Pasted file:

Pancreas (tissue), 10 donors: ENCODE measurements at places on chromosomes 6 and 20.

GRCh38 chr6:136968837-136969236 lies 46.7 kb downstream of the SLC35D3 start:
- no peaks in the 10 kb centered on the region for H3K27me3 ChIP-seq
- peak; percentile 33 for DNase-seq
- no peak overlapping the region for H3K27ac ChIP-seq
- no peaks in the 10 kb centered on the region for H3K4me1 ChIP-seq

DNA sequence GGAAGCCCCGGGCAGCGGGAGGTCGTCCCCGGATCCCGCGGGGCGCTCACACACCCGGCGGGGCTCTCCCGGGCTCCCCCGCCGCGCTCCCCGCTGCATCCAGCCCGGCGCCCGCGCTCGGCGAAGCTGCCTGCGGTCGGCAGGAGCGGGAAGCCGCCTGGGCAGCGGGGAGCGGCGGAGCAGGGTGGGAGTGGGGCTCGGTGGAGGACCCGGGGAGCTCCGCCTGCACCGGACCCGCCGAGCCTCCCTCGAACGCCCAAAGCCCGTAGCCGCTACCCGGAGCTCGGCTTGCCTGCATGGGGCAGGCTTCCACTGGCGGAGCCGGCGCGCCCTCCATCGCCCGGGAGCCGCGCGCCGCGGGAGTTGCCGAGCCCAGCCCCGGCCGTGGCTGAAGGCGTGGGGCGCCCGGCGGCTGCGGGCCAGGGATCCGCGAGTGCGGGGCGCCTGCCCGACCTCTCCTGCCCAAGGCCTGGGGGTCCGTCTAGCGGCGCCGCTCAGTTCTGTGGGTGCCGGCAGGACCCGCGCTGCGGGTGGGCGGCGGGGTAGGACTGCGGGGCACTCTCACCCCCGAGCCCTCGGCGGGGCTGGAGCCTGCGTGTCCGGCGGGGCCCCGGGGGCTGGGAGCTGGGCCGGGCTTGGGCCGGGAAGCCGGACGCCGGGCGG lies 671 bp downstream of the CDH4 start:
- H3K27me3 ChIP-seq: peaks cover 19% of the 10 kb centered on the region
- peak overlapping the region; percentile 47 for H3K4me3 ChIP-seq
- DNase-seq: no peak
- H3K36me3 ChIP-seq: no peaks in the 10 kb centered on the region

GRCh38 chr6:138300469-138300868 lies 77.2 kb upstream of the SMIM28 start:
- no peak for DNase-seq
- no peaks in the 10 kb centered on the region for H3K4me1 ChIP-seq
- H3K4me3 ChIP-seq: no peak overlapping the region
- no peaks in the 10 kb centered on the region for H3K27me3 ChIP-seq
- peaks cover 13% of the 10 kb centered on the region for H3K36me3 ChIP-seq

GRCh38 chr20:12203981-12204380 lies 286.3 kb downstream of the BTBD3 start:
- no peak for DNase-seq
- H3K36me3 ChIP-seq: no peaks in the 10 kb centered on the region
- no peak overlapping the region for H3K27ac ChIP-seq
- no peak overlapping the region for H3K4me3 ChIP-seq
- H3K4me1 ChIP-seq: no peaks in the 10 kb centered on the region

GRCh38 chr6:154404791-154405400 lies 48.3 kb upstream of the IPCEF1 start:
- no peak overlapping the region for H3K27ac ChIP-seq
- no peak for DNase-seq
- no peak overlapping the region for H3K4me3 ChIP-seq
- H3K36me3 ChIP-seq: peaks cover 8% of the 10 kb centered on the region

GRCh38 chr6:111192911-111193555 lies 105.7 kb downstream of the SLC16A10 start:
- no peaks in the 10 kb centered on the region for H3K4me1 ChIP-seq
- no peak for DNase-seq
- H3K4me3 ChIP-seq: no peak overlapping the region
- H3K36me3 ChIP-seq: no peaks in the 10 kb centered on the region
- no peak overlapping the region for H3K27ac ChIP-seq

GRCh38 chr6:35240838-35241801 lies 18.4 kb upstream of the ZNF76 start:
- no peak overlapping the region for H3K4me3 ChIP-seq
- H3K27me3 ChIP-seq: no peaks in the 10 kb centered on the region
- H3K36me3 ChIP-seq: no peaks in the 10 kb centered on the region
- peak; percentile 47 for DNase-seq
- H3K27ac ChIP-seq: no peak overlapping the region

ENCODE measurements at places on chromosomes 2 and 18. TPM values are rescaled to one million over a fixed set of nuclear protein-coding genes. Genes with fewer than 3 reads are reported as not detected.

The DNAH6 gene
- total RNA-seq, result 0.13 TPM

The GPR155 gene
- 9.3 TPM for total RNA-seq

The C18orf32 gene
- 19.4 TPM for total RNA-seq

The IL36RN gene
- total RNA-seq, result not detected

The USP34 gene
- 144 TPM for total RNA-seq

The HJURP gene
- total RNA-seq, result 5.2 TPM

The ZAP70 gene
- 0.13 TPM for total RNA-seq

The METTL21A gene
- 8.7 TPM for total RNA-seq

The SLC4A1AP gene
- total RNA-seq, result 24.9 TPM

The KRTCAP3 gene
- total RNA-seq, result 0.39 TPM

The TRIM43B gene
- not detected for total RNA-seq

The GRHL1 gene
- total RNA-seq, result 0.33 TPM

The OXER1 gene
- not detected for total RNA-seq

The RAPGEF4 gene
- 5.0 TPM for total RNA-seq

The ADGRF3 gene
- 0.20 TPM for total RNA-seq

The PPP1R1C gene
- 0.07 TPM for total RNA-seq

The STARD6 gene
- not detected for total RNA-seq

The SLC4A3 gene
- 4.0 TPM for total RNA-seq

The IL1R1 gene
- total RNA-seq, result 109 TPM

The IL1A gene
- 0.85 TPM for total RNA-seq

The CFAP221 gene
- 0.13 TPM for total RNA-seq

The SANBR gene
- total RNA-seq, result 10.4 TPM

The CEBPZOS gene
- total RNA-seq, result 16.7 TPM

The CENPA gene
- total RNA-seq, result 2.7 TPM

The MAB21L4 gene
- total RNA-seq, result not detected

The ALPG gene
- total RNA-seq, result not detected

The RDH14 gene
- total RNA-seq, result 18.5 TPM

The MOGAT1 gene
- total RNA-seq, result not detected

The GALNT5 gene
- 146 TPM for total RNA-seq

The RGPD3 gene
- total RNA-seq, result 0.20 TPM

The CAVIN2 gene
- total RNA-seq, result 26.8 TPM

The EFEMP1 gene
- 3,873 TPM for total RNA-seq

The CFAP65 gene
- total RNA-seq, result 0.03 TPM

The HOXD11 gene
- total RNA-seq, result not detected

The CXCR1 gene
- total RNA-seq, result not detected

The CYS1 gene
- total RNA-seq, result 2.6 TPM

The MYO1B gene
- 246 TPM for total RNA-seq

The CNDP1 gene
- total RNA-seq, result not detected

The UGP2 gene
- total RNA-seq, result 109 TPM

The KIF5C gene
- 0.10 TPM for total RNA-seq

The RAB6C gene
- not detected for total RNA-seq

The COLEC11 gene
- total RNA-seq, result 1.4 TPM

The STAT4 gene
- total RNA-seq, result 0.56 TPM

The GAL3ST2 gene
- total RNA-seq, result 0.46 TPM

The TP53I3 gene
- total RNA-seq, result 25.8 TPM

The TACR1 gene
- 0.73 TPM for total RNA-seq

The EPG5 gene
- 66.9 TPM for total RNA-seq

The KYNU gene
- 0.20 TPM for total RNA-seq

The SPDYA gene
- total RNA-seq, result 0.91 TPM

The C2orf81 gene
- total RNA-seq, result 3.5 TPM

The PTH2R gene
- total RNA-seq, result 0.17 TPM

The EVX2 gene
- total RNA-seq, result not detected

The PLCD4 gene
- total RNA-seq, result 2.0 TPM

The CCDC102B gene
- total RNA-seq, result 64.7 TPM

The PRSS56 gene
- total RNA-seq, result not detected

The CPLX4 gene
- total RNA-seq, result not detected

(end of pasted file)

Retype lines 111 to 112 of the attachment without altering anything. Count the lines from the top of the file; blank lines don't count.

- total RNA-seq, result not detected

The CYS1 gene